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32 Per Cent Increase in Jellyfish Sightings Recorded by Marine Conservation Society

5th November 2023
Barrel jellyfish were the most common, according to the Marine Conservation Society's annual wildlife sightings report, with 467 sightings in total
Barrel jellyfish were the most common, according to the Marine Conservation Society's annual wildlife sightings report, with 467 sightings in total Credit: Tom Doyle

There was a 32 per cent increase in sightings of jellyfish around Irish and British waters over the past year, the Marine Conservation Society (MCS) says.

Barrel jellyfish were the most common, according to its annual wildlife sightings report, with 467 sightings in total.

Crystal jellies, comb jellies, and “sea gooseberries” accounted for about ten per cent of the total.

Cornwall and Wales recorded some of the highest figures for the period from October 2022 to September 2023.

As Afloat previously reported, barrel jellyfish which were normally only seen in waters off the southeast Irish coast, were reported last Mayo to be washing up in unusually large numbers along the entire coastline as far as Cork in the past few months.

Sightings were recorded by the National Biodiversity Data Centre (NBDC) from Lough Foyle on the north coast down to west Cork in the south with anecdotal reports of more, according to University College Cork scientist and jellyfish expert Dr Tom Doyle.

Lion's mane, Portuguese man o' war, moon and compass jellyfish were also recorded by the MCS, which has been asking the public to report sightings of jellyfish for the past 20 years.

It reported 12 turtle sightings, four being of the largest sea turtle, the leatherback.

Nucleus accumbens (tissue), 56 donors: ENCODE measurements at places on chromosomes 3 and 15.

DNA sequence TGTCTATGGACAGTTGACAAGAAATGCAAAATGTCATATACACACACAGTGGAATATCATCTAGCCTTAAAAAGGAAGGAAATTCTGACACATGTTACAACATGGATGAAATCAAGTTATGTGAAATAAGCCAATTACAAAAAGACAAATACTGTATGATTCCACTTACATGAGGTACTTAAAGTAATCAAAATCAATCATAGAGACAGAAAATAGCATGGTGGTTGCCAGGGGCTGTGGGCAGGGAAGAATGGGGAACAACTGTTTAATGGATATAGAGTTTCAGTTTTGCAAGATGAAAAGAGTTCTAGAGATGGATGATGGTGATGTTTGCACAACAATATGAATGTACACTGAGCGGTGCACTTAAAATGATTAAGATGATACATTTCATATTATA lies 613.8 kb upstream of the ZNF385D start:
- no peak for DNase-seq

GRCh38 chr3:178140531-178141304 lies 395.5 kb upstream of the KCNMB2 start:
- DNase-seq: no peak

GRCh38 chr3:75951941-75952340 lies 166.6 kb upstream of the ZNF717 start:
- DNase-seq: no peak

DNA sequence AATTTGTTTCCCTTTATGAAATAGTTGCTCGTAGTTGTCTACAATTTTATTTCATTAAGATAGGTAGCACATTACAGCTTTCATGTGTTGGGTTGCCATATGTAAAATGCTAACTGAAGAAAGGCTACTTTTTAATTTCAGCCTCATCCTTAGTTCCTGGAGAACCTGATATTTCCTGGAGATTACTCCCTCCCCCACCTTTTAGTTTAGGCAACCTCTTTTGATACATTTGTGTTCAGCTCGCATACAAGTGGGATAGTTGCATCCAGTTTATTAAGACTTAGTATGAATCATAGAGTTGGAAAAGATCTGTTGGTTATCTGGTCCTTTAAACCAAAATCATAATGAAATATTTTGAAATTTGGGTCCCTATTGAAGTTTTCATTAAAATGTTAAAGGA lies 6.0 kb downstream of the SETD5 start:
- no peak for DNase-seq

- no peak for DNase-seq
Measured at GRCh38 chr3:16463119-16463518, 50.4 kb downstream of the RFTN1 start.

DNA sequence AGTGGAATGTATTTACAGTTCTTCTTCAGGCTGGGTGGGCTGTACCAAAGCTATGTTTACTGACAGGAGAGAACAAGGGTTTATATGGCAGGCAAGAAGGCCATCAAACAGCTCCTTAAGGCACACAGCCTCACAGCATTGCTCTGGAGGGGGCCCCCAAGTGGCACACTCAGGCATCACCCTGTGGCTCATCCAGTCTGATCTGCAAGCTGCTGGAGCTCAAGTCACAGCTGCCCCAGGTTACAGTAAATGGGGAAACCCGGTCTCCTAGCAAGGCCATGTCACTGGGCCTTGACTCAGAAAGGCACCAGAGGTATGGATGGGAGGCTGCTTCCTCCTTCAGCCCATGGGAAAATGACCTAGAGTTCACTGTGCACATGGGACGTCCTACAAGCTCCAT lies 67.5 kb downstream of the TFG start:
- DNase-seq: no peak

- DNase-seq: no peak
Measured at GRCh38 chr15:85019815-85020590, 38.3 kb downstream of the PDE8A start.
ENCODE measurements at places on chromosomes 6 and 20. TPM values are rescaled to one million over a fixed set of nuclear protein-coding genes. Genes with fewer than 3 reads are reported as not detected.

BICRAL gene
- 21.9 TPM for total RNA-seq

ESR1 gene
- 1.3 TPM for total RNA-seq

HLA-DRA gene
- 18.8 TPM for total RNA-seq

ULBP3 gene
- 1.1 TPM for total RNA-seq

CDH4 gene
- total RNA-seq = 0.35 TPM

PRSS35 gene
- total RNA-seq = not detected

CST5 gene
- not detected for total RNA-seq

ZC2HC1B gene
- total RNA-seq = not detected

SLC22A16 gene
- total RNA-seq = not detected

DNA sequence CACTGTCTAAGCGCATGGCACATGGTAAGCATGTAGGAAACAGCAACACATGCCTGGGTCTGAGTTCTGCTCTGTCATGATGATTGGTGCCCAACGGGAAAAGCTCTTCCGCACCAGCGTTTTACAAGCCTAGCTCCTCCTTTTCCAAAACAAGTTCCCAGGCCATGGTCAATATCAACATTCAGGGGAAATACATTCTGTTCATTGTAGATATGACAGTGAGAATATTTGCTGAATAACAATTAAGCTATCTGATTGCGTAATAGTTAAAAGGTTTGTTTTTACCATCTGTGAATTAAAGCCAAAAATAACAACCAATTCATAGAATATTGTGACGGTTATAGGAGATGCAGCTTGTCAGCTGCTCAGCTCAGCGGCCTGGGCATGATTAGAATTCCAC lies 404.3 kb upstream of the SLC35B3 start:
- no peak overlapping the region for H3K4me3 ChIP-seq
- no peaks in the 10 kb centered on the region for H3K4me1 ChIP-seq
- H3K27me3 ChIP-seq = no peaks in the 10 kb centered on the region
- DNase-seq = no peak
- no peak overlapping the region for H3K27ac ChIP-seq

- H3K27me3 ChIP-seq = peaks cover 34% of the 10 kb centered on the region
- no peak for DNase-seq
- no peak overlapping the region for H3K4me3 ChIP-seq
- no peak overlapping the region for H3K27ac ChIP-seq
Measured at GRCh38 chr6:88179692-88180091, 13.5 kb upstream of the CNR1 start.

Published in Marine Wildlife
Lorna Siggins

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Lorna Siggins

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Lorna Siggins is a print and radio reporter, and a former Irish Times western correspondent. She is the author of Search and Rescue: True stories of Irish Air-Sea Rescues and the Loss of R116 (2022); Everest Callling (1994) on the first Irish Everest expedition; Mayday! Mayday! (2004); and Once Upon a Time in the West: the Corrib gas controversy (2010). She is also co-producer with Sarah Blake of the Doc on One "Miracle in Galway Bay" which recently won a Celtic Media Award

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Marine Wildlife Around Ireland One of the greatest memories of any day spent boating around the Irish coast is an encounter with marine wildlife.  It's a thrill for young and old to witness seabirds, seals, dolphins and whales right there in their own habitat. As boaters fortunate enough to have experienced it will testify even spotting a distant dorsal fin can be the highlight of any day afloat.  Was that a porpoise? Was it a whale? No matter how brief the glimpse it's a privilege to share the seas with Irish marine wildlife.

Thanks to the location of our beautiful little island, perched in the North Atlantic Ocean there appears to be no shortage of marine life to observe.

From whales to dolphins, seals, sharks and other ocean animals this page documents the most interesting accounts of marine wildlife around our shores. We're keen to receive your observations, your photos, links and youtube clips.

Boaters have a unique perspective and all those who go afloat, from inshore kayaking to offshore yacht racing that what they encounter can be of real value to specialist organisations such as the Irish Whale and Dolphin Group (IWDG) who compile a list of sightings and strandings. The IWDG knowledge base has increased over the past 21 years thanks in part at least to the observations of sailors, anglers, kayakers and boaters.

Thanks to the IWDG work we now know we share the seas with dozens of species who also call Ireland home. Here's the current list: Atlantic white-sided dolphin, beluga whale, blue whale, bottlenose dolphin, common dolphin, Cuvier's beaked whale, false killer whale, fin whale, Gervais' beaked whale, harbour porpoise, humpback whale, killer whale, minke whale, northern bottlenose whale, northern right whale, pilot whale, pygmy sperm whale, Risso's dolphin, sei whale, Sowerby's beaked whale, sperm whale, striped dolphin, True's beaked whale and white-beaked dolphin.

But as impressive as the species list is the IWDG believe there are still gaps in our knowledge. Next time you are out on the ocean waves keep a sharp look out!